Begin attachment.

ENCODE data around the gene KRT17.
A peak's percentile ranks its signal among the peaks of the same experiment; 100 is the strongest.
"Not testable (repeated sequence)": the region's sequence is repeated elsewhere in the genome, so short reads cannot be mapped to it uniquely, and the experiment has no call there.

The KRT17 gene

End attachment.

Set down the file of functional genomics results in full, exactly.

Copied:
ENCODE data around the gene KRT17.
A peak's percentile ranks its signal among the peaks of the same experiment; 100 is the strongest.
"Not testable (repeated sequence)": the region's sequence is repeated elsewhere in the genome, so short reads cannot be mapped to it uniquely, and the experiment has no call there.

The KRT17 gene